Perhaps even more important, we are the beneficiaries of the freedoms that our democracy provides, including speaking our views, publishing our opinions and being members of a religion or no religion. With those freedoms come responsibilities to ensure that the freedoms are protected. John W. Gardner,a great statesman and a student, trustee, and teacher at Stanford, said of our democracy: “Liberty and duty, freedom and responsibility. That’s the deal.” Voting is the most basic of our civic responsibilities, even if you think the result of a particular election is certain. 

Are these steps enough to drain the current political climate of the corrosive partisanship that has so infected our democracy, or solve the massive public policy problems facing our nation—economic inequality, a warming planet, and much more? Of course not. Significant policy changes are needed. Those changes each require two interconnected happenings. The first is movements that call for the changes. The second is implementing those changes as matters of public policy. 

At its founding, the Declaration of Independence notwithstanding, our country was governed by a small group of wealthy white men. Since the Constitution was crafted, we have been on a long and bumpy journey toward achieving equality and justice. That journey has been propelled by the power of movements—abolition, women’s suffrage, civil rights and more—not in a straight line of progress, but over time moving forward, enhancing our freedoms in the long term. 

Recently we’ve witnessed the power of movements in student calls for gun control in the March for Our Lives in Washington and around the country. We watched while millions of students, led by activists my grandchildren’s ages, school adults on the need for action to save our planet from climate change. Those students had heard “enough is enough” from adults before — now they were using those words effectively against adults who failed to act for the health and safety of people everywhere. 

I encourage you to be an active part of movements that further policy changes you think are needed, and to support representatives for positions in government who will advocate those changes. Hold onto any levers of change you can, and use them. I mean not just working through traditional party politics, though that is critically important right now, but also pulling the levers of power you have, especially through social media.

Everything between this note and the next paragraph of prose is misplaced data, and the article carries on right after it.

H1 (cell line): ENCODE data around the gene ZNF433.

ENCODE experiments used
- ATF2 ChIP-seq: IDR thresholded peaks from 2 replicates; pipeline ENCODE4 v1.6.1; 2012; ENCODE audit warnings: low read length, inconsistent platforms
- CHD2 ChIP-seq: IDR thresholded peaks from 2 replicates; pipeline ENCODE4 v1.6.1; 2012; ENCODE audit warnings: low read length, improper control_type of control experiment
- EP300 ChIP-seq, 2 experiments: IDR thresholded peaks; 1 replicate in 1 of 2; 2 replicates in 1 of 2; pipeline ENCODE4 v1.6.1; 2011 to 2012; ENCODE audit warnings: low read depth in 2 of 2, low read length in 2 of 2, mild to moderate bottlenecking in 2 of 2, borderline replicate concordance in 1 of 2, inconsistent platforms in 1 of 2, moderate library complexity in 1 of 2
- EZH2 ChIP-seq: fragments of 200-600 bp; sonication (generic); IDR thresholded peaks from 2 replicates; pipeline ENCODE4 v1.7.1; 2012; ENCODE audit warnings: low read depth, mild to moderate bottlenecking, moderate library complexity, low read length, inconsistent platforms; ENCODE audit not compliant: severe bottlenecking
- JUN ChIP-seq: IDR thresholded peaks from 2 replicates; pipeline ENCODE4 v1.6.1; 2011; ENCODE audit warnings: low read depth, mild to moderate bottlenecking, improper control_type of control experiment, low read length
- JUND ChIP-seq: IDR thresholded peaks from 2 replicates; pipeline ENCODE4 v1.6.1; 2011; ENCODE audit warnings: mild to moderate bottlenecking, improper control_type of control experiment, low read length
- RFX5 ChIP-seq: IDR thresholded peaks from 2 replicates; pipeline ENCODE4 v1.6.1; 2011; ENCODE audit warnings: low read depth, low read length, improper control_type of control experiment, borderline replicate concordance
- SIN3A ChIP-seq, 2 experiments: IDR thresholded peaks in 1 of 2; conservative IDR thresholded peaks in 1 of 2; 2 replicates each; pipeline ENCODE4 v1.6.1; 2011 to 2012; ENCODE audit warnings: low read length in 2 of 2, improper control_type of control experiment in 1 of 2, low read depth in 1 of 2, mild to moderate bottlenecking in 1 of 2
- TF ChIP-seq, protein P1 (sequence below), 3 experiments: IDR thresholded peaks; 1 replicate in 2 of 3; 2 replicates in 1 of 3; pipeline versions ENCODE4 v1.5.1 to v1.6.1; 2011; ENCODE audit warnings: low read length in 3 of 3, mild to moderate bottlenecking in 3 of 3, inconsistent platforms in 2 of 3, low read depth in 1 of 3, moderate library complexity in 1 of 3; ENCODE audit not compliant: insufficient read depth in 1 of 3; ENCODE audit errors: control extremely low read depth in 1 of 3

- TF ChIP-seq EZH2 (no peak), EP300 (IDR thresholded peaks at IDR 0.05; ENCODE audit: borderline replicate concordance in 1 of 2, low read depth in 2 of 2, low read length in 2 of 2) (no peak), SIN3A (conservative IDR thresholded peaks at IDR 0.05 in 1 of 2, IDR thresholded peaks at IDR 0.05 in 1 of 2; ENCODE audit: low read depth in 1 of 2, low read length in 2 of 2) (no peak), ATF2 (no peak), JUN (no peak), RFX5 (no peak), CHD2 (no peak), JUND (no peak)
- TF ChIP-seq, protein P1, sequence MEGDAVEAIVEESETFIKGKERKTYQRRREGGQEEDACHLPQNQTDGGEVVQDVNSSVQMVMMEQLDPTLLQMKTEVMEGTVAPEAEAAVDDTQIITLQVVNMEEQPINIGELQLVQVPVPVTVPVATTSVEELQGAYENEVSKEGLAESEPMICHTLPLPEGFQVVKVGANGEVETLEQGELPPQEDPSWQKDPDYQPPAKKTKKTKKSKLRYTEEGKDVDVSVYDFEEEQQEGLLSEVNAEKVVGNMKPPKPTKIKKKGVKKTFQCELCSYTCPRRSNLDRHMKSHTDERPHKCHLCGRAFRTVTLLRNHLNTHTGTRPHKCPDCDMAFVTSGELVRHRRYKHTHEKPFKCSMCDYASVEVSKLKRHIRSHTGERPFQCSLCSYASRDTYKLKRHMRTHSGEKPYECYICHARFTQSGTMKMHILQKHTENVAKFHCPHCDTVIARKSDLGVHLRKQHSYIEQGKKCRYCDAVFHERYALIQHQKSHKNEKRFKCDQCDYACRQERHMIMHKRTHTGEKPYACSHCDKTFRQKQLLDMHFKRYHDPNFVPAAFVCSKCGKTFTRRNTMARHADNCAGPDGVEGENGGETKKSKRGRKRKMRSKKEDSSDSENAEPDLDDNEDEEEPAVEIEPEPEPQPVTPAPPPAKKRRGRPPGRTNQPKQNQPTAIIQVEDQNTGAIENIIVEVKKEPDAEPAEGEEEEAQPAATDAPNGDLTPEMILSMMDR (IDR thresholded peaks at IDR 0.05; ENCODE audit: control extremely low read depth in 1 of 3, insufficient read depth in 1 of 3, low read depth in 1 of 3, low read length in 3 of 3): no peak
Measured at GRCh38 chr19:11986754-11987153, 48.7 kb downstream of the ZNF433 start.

Finally, in case you need a reminder, here’s how you can register your views at the ballot box or voting machine.  You can register to vote in any state through stanford.turbovote.org. If you’ve already registered, use TurboVote to sign up for text and/or email reminders with election information, dates and deadlines. If you request an absentee ballot, you will receive further directions or completed forms in the mail, along with an addressed, stamped envelope. No two states are alike so if you have questions, go to the first floor of the Haas Center during business hours. The Center even has stamps and envelopes if you need them. 

Samuel Huntington was among my favorite undergraduate teachers at Harvard. Thirty years ago he wrote that the gap between political ideals and political reality is a continuing central phenomenon of American politics in ways that are not true of any other major nation. “Critics,” he added, “say that America is a lie because its reality falls so far short of its ideal. They are wrong. America is not a lie; it is a disappointment. But it can be a disappointment only because it is also a hope.” 

That hope depends on each of us. Be an active part of making our democracy work. And be sure to register and vote!

— Thomas Ehrlich, Faculty, Graduate School of Education

Contact Thomas Ehrlich at tehrlich ‘at’ stanford.edu.